A Third of New Nurses Fail Simple English and Maths Test

A third of nurses expecting to graduate next month have failed a basic English and maths test set by a hospital as part of a new selection process. As nurses must be able to calculate drug doses and keep accurate notes, this high failure rate has alarmed the hospital and the Nursing and Midwifery Council. The questions involve simple arithmetic and everyday comprehension. They will be given to all nurses, physiotherapists, radiographers and clerical and other workers seeking jobs with the East Kent NHS Hospitals Trust, in Canterbury.

Thirteen of 40 nurses completing training at Canterbury Christ Church University -the first to take the 20-minute test – failed to achieve the 60 per cent  pass rate.

One question is: if a night shift starts at 8pm, is it the same as 18.00, 19.00, 20.00 or 21.00 hours? Another asks: how many minutes are there in half an hour? The nurses are understood to be products of the British schools system. Traditionally the hospital trust has drawn nurses from the university and most have been training on the wards.

As the competition for jobs becomes fiercer, the test has been introduced as part of the selection process. The Nursing and Midwifery Council, which runs the nursing register, has become worried about falling standards in education.

It announced yesterday that it had appointed HLSP, an independent organisation, to run a new system to monitor educational standards at nursing schools. The monitoring will start in the new academic year in October to “support public safety”.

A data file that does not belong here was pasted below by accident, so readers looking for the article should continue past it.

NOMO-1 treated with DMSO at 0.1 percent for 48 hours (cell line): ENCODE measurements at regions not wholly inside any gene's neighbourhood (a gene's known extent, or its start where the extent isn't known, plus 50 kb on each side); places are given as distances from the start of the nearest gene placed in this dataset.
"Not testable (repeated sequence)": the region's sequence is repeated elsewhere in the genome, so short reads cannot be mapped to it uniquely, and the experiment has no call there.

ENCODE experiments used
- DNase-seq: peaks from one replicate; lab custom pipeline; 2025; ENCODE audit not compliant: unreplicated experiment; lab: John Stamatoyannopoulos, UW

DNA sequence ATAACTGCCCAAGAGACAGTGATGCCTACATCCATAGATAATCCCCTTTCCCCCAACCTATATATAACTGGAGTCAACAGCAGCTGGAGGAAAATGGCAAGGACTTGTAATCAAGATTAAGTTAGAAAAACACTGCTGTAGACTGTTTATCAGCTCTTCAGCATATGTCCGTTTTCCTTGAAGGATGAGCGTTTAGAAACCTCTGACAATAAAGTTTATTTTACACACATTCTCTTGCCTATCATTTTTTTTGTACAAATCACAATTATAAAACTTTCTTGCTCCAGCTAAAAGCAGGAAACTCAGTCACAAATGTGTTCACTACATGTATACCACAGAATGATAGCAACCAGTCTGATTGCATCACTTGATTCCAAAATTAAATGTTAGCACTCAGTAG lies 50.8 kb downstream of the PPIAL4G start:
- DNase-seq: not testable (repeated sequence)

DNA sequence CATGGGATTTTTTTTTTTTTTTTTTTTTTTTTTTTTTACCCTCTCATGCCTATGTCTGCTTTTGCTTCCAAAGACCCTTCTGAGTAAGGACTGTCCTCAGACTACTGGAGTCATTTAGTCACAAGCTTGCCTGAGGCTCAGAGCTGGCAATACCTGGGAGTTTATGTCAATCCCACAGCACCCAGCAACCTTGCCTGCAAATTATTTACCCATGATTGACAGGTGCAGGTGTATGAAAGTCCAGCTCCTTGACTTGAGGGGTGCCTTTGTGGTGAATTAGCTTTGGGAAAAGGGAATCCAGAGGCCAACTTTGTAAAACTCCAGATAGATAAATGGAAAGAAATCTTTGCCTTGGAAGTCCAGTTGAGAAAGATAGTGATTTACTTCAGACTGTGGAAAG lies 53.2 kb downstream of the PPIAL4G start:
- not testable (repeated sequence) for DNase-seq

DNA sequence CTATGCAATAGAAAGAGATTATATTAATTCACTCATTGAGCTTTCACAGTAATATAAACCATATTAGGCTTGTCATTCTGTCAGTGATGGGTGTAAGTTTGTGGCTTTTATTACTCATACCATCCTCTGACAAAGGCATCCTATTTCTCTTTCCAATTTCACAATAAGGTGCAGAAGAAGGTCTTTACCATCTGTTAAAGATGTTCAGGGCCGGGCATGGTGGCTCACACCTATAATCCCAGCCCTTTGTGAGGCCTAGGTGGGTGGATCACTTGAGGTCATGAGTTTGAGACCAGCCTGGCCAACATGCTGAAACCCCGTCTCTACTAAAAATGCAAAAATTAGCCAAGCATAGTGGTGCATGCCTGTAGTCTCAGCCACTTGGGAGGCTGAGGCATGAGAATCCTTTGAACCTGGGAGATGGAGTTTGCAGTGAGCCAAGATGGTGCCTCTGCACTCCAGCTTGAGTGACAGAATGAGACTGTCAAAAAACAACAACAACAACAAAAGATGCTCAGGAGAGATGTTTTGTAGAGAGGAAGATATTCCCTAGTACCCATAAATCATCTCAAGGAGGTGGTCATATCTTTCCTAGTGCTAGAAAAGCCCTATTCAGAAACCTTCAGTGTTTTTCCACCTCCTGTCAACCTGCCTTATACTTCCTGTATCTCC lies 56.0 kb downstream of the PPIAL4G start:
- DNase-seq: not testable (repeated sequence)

The council also announced this week that it was raising the standards in the English language test given to nurses from outside the European Union.

Julie Barton, the deputy director of nursing at the East Kent trust, said: “It was surprising when we found out the number of people who had not reached

the mark of 60 per cent, especially as they have completed their training and had to have GCSE English and maths to get on the course. We genuinely did

not expect problems but we will now have to sit down with Christ Church and see what these results mean.” She said the trust would look at what training and support it could provide if a candidate had just missed the pass mark.

“But if they fail badly, it will affect their chances of getting a job,” Miss Barton said. “With all other things being equal, if two candidates are after one position, the one who has done well in this test will be preferred. “We have a responsibility to our patients to ensure that every member of staff caring for them is trained to the necessary levels.”

Miss Barton said that an integral part of the nursing code of conduct was accurate record keeping and the safe administration of drugs.

Sarah Thewlis, the chief executive and registrar of the Nursing and Midwifery Council, said: “It is essential that all nurses and midwives are able to demonstrate that they have basic English and numeracy skills.

“The council has received anecdotal evidence from colleges and universities suggesting that there is a worrying number of nursing students who lack such basic skills.”

Prof Margaret Andrews, the university’s pro-vice chancellor and dean of the faculty of health, said it would be inappropriate to comment on the appointment criteria set by the hospital.

She said: “All students must have a minimum of five GCSEs, including maths and English, for a place on the diploma in nursing and two A-levels at grade C for a place on the BSc in nursing.

“Final year nursing students have undertaken a series of rigorous assessments over the course of three years.” All examination results are not yet in but the university is confidently expecting a high pass rate.

The Daily Telegraph reported yesterday on the publication of a new compact Oxford English Dictionary designed to help students to improve their basic

writing skills because levels of spelling and grammar are so poor among school leavers.